Monday, May 14, 2007

GTD, chess and Objectivism

There are some parallels between these. Ayn Rand considers the three cardinal values in life to be reason, purpose and self-esteem. In GTD the the two big questions are what you want to achieve (or in other words, what's your purpose?) and what's the next action. So purpose plays a big part in both these. Also true in chess, except that 'goal' is a more commonly used term, and in chess there's also a correspondence to GTD's 'next action', which of course in chess simply is 'next move'. Objectivism doesn't have a direct correspondence to 'next action', but then it's a philosophy and that would be too narrow a concern. That's why Objectivism and GTD work so well together -- Objectivism identifies broad principles (including that productivity is a virtue) and GTD is a system that applies parts of Objectivism (such as being more productive) to your dialy life. That's how I see it anyway, and I know GTD is somewhat popular among Objectivists (and would be more so if people knew about it).

As for chess. I think of chess as a magnifier of these and other principles, perhaps especially purpose and causality. Living is often ambiguous and bewildering. You don't know what you want, or how do get it, or what follows, or the identity of certain objects. Chess is much more manageable. Much of what makes life bewildering and complex is removed, yet those really important principles in life remain in chess, writ large. You still want things in chess, and things follow, and things have identity. Chess creates a sense of order and clarity, a much needed feeling.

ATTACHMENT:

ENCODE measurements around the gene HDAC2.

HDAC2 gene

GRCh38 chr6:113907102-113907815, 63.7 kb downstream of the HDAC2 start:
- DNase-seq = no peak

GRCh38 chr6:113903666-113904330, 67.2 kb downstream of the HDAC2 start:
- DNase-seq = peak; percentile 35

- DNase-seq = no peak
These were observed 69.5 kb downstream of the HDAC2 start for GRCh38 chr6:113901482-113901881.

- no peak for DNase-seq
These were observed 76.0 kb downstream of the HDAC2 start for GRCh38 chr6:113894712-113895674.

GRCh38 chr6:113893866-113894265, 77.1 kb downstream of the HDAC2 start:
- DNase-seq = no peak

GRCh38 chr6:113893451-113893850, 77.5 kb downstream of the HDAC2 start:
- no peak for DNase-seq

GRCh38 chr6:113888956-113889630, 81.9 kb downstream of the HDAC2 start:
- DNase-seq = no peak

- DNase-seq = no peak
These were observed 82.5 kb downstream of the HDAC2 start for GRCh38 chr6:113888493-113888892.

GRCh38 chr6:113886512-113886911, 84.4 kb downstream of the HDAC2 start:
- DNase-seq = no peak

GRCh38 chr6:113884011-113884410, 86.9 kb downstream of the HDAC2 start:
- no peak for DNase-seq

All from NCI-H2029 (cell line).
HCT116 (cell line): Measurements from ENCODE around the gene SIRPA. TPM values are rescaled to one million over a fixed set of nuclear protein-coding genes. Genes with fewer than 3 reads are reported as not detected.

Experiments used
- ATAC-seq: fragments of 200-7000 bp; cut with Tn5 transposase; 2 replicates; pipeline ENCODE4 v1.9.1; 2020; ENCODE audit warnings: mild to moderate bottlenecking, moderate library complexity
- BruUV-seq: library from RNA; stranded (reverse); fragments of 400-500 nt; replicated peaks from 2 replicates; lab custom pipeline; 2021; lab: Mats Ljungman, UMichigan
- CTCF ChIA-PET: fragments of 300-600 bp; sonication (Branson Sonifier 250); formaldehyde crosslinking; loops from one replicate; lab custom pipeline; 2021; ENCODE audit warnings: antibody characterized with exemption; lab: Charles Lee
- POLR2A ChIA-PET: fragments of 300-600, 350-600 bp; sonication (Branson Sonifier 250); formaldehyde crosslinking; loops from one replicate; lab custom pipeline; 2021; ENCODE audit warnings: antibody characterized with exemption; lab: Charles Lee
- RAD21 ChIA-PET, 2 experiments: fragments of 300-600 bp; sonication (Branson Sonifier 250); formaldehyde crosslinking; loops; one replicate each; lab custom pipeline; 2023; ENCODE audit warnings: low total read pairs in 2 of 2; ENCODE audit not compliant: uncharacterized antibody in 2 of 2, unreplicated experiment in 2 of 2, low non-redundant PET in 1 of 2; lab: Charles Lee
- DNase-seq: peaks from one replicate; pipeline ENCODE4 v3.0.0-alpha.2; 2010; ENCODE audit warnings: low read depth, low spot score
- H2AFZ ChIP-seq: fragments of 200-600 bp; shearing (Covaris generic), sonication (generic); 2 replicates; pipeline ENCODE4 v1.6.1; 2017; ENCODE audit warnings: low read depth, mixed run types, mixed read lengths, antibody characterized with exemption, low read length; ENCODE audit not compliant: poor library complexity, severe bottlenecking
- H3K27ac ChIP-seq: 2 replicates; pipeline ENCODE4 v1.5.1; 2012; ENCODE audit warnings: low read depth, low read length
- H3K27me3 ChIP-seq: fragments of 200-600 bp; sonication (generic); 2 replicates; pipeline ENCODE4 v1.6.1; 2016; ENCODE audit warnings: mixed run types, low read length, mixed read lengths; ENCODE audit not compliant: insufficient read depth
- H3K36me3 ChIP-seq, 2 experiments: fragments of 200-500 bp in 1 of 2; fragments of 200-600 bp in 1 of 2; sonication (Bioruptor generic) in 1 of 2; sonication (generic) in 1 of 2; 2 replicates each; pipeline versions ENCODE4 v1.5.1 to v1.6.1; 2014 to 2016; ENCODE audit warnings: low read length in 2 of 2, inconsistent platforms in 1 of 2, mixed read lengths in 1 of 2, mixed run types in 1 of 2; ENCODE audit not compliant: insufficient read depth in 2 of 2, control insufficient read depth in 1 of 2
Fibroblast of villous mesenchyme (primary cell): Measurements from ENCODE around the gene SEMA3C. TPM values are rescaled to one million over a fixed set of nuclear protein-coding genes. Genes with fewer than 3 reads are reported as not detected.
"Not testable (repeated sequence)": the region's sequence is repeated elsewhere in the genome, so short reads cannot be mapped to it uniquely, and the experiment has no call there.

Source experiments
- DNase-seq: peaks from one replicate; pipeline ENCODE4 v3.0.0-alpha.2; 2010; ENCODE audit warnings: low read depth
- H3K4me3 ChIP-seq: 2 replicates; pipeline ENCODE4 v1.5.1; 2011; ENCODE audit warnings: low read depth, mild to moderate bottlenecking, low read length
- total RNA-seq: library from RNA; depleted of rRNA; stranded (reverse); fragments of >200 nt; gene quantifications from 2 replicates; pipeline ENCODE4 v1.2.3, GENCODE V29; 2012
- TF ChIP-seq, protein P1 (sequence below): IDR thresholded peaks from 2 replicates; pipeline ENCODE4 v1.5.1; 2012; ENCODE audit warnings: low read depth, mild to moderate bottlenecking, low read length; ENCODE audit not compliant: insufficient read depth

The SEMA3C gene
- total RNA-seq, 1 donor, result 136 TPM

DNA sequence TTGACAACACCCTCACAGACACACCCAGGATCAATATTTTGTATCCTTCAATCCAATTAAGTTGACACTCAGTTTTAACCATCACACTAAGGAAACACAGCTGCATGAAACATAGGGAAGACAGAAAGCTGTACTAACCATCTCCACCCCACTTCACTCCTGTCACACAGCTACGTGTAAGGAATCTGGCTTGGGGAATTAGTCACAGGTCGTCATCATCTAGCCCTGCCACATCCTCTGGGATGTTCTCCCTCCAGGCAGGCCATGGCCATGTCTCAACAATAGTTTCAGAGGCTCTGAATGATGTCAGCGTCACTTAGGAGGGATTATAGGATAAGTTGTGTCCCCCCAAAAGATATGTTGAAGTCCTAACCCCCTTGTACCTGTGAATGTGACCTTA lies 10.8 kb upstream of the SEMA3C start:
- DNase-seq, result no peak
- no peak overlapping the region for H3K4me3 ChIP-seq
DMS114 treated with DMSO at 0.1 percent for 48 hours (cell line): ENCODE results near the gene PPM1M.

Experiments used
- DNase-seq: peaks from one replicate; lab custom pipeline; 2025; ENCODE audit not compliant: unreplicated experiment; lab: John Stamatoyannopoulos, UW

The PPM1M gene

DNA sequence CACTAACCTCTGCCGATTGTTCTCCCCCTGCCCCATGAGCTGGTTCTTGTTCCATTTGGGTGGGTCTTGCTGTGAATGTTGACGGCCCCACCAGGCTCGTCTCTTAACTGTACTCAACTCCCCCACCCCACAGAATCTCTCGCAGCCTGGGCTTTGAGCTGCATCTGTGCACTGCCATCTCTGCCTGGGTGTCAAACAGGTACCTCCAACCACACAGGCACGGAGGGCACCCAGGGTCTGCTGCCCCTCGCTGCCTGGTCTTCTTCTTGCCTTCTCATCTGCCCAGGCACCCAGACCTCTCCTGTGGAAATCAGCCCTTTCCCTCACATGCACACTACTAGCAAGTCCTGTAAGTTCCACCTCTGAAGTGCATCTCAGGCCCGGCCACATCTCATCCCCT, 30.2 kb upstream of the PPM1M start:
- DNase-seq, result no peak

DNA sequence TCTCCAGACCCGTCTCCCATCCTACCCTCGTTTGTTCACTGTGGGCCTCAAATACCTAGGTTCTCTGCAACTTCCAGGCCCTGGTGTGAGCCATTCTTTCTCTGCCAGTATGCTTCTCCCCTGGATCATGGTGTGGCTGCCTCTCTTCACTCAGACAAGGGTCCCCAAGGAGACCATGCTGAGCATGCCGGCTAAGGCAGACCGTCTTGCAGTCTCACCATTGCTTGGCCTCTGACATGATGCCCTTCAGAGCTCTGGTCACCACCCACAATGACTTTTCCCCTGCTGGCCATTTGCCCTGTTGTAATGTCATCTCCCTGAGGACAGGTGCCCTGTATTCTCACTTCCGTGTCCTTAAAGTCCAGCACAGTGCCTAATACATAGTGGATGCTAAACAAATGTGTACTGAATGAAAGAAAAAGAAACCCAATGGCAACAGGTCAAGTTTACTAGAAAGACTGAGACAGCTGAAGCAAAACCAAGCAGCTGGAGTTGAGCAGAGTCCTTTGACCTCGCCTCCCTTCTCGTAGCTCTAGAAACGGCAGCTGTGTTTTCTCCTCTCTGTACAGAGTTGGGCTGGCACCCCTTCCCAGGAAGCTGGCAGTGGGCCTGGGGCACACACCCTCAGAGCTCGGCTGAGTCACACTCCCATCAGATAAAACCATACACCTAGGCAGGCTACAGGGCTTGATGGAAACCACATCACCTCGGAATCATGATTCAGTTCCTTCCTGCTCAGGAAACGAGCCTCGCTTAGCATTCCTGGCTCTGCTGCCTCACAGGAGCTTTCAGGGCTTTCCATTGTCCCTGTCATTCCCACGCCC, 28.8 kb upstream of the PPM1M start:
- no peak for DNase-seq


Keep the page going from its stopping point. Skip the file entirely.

Wahrheit said...

I think you've drawn some excellent parallels here, and it reminds me of why I think that chess was so popular in the Communist countries--it is logical and objective, unlike the bewildering and arbitrary nature of a communist government, plus it is something controlled by the individual, with his own thought and creativity. Chess can't be played "collectively," though the Commies (Soviets) did try to run the Candidates so that one of theirs won every time. But the chess club offered the average Soviet citizen a place of refuge from the idiocy of the System.

XY said...

Yes. And of course Ayn Rand wrote about that in her "open letter to Boris Spassky" (and the book with Q&A:s). I was going to relate what I wrote to that letter/essay, but didn't have time and I'm still unclear about a few things. Interestingly, she's negative to excessive chess playing.

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